“Earlier this year, schools around the country received more than a hundred billion dollars from the federal government—American taxpayers, in truth—in order to recover from the pandemic and finally get back to the task of teaching kids.
The feds stipulated that 20 percent of that money be put toward addressing learning losses during the pandemic, but the bulk of it can be spent at schools’ discretion. Which means, of course, that many schools are using this sudden injection of cash to make improvements that have nothing to do with keeping COVID-19 at bay.
“Some districts are investing big money in initiatives that don’t appear at first glance strictly COVID-related,” notes Education Week. “Miami-Dade schools plan to spend $30 million, or $86 per student, on cybersecurity. Raleigh County schools in West Virginia lists a $9 million effort—more than $800 per student—to expand an elementary school, adding nine classrooms, upgrading the library, expanding the kitchen, and separating the cafeteria and the gym. The Newport News school district in Virginia is spending $840,000 for a new student information system to help teachers catalog students’ academic progress.”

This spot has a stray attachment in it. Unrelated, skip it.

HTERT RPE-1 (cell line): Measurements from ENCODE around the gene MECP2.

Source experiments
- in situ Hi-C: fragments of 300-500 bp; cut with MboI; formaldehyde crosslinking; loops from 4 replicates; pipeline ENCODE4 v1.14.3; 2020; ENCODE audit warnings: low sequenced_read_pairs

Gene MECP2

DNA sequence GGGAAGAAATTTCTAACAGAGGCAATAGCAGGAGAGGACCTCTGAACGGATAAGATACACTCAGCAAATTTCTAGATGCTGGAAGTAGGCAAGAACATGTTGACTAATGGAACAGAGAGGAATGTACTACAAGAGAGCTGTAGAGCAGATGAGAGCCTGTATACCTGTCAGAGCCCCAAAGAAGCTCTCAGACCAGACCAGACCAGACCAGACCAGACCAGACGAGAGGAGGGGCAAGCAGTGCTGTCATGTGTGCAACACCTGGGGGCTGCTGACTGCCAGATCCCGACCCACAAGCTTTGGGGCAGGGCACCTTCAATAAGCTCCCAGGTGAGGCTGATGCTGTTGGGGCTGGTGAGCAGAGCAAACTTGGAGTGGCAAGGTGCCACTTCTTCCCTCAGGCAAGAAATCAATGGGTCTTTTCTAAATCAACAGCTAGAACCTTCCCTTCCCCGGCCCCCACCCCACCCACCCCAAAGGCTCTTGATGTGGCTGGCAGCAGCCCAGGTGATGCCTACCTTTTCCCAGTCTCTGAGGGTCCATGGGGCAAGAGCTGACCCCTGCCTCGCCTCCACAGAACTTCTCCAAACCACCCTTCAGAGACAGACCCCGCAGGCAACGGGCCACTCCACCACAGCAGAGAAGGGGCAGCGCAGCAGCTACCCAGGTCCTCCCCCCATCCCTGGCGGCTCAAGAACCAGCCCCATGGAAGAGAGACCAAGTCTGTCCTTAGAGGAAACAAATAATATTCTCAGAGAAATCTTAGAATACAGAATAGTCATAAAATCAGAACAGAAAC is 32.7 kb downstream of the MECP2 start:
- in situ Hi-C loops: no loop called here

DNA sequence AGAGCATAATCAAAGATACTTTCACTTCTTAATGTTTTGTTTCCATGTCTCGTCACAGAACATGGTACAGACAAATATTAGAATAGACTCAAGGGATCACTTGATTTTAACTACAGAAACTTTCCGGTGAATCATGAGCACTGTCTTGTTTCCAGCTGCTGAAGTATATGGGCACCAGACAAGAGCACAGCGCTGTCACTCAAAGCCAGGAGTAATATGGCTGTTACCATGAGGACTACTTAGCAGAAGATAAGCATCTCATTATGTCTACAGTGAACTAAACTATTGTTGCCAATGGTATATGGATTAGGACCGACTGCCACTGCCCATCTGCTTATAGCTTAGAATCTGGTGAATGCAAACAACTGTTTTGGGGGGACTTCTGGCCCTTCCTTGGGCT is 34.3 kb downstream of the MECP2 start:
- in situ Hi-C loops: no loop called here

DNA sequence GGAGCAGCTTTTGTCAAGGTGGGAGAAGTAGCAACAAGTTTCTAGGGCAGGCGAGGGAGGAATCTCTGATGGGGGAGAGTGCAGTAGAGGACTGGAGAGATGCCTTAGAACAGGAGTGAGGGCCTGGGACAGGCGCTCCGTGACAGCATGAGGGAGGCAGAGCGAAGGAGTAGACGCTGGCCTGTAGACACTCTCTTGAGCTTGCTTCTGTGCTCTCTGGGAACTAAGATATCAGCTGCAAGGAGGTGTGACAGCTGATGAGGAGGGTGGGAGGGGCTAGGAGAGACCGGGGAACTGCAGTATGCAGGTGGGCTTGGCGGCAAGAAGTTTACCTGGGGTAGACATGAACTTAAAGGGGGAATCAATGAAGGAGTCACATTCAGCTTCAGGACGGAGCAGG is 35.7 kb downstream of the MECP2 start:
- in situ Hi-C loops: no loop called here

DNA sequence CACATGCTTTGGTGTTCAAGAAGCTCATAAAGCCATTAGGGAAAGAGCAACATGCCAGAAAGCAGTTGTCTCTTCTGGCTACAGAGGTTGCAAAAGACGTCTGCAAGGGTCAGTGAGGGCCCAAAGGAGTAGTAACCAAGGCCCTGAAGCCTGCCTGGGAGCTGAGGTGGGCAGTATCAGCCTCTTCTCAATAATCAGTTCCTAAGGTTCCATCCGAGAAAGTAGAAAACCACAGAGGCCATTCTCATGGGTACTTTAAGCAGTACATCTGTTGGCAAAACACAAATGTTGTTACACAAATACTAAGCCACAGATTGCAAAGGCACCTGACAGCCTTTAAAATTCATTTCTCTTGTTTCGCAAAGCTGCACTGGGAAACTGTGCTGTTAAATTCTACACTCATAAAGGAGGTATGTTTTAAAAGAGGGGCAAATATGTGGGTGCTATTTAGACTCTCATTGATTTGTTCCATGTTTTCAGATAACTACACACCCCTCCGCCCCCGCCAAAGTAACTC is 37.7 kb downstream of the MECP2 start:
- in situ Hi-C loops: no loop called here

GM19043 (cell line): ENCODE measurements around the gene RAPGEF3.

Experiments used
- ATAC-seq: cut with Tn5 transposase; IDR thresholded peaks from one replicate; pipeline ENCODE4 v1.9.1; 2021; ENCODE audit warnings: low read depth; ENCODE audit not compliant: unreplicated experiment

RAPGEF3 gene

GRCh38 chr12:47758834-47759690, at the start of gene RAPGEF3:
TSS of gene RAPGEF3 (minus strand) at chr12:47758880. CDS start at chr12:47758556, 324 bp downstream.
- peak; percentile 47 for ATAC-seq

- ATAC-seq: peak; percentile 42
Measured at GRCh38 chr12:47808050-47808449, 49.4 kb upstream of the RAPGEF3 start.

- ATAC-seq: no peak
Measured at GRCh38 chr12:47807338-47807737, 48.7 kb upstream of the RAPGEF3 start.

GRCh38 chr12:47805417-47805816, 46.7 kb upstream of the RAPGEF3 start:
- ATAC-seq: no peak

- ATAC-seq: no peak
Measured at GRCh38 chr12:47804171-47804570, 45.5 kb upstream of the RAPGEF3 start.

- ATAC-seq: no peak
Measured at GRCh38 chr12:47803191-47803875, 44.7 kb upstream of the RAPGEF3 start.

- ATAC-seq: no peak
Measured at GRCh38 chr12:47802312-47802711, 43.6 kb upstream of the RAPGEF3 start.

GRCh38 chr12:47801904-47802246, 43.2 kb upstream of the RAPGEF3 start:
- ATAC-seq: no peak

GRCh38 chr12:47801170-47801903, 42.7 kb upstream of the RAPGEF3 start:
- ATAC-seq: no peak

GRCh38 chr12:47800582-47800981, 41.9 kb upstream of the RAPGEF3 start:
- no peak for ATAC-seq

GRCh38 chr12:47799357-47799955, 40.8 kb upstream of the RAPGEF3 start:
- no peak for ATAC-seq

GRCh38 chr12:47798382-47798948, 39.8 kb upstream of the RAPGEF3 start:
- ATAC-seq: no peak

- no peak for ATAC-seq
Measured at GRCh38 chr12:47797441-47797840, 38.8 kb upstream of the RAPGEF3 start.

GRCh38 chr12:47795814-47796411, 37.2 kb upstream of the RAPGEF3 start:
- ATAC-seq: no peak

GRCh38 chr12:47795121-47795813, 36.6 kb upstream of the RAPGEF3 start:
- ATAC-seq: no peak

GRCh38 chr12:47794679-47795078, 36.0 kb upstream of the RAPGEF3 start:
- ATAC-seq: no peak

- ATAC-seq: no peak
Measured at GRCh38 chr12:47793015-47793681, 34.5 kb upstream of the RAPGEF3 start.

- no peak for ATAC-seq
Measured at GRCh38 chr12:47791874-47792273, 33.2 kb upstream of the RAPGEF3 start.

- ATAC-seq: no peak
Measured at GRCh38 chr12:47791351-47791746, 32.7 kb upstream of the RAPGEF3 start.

An unnamed school district will use some of its COVID-19 relief funds to install vape detection devices, purchase new student ID cards, and build a tennis court.
Indeed, many districts seem to be spending significant chunks of money on upgrading athletic facilities and expanding stadiums, according to Education Week. Athletics can be an important part of many students’ lives, and letting kids get back to sports was a good reason (among many) to move away from the soul-crushing farce of virtual learning and get everybody back in school. But a slightly nicer football field probably isn’t going to improve students’ test scores or make them safer from COVID-19, which after all are the two primary justifications for all the spending.”